The business of photography is a complicated matter. I spend hours after each photo shoot culling, processing and sorting the photos to tell the story of the day.
From a recent session of one of my own children, I realized that choosing the final photos can be described as a! One circle represents images photographers love and the other circle represents images clients love. Some images overlap and some don’t.
To be successful, you want the largest area to be the one that overlaps: images both photographers and clients love. It is important, however, to be aware of what images may fall into the other areas.
Here is an example.
I had a photo shoot of my son just last week. He recently turned 6 years old, so this mini shoot was to capture how he loves reading, loves playing with Legos, and still has hints of having a baby face.
After the shoot, I went through the images as though this was a regular client gallery, but found myself saving a few images that I know would NOT have made it into a client gallery!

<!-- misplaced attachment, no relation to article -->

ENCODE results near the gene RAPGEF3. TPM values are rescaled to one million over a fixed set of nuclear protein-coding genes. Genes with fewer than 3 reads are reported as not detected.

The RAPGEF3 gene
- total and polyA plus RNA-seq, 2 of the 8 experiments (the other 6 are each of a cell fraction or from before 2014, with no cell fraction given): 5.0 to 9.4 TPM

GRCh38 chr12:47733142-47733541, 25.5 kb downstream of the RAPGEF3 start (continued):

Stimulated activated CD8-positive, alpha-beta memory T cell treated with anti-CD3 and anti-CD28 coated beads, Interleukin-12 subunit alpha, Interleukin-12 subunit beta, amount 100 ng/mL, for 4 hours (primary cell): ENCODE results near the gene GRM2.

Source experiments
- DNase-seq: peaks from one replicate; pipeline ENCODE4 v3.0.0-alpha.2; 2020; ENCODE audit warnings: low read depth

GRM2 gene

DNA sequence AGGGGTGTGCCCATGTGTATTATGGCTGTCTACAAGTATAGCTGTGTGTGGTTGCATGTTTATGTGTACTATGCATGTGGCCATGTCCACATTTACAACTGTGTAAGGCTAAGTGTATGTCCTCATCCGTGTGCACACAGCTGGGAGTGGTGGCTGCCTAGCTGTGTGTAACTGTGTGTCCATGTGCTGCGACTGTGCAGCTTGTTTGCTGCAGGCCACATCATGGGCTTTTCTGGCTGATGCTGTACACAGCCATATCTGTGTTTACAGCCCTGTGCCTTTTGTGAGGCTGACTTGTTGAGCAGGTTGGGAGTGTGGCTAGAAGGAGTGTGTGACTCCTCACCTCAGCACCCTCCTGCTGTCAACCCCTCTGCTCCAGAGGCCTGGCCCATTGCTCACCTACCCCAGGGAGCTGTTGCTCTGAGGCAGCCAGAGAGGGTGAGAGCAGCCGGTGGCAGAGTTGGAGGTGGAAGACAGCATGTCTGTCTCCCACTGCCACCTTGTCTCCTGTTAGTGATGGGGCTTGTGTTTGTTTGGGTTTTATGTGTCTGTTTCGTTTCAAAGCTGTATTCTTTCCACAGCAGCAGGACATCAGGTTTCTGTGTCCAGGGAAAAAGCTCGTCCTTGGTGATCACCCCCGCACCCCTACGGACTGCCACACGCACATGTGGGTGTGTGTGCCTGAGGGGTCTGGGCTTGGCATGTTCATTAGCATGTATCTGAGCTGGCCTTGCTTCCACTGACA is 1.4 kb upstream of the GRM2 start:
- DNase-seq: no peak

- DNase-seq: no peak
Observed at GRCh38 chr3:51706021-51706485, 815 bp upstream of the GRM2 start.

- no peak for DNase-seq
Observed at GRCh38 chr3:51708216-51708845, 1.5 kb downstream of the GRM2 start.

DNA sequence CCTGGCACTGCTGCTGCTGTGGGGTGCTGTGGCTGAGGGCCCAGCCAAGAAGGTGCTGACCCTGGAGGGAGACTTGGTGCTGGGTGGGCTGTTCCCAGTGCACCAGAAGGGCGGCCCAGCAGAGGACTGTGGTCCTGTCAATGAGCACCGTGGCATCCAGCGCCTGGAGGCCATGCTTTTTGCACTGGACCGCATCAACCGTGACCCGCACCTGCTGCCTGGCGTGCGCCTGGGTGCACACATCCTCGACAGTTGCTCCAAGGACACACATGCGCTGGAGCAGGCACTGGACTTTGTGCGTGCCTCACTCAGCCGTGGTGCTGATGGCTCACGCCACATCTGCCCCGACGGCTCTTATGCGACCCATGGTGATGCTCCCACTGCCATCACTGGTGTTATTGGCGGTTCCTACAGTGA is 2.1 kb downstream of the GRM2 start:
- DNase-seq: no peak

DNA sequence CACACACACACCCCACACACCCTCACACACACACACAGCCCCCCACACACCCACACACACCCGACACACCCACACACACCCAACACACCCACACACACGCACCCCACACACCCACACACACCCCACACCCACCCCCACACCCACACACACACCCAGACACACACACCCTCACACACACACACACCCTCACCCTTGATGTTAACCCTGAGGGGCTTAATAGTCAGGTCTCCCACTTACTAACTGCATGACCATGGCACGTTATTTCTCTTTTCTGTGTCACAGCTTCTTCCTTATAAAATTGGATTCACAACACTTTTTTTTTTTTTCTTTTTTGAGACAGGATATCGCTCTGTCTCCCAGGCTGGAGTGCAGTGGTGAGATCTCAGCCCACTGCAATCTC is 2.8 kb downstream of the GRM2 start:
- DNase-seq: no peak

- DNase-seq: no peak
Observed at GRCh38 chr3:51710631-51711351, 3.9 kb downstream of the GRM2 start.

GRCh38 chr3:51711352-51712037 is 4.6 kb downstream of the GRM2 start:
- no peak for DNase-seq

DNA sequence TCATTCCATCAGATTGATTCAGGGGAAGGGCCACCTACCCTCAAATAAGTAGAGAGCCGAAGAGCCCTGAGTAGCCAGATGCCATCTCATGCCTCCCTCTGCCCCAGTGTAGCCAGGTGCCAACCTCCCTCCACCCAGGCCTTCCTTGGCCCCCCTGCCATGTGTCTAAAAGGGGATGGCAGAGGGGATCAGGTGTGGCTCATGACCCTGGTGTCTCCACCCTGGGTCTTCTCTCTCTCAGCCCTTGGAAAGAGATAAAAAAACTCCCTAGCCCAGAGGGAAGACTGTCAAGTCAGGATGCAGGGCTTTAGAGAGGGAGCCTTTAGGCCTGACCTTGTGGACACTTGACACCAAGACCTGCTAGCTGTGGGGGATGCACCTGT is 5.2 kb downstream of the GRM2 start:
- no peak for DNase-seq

That got me thinking.
Are there photos that I’ve left out of a client gallery that should have been in it?
Below are examples of photos from this recent shoot that would make it into a client gallery…
Below are examples of photos that would NOT have made it into a client gallery, but I love…
Above: he is playing with his hands and arms, which he does when he’s nervous.
Above: he is chewing gum (I can even see it in his mouth – Oy!), which is his favorite treat.
What does this mean?
Note: I am writing this for Children and Family Photography, but this can apply to any portrait session.
- During the session, pay attention to the children’s behavior. What are the little things they do when they’re happy, nervous or excited?
- Have an open dialogue with the parents. If they feel comfortable with you, they will share details about what they love or the little quirks that represent their child. It could be something you wouldn’t have guessed.
- Remember your client when selecting your final images. Think about what images your clients may like that perhaps didn’t make it into your selection. There may be something you’d want to include in the final images that may bring a tear to their eyes or make them laugh, but isn’t “perfect” in your eyes.
In terms of photo selection, your job as a Photographer is to choose photos that represent your artistic style. You are also a Service Provider whose ultimate goal is to make your clients happy.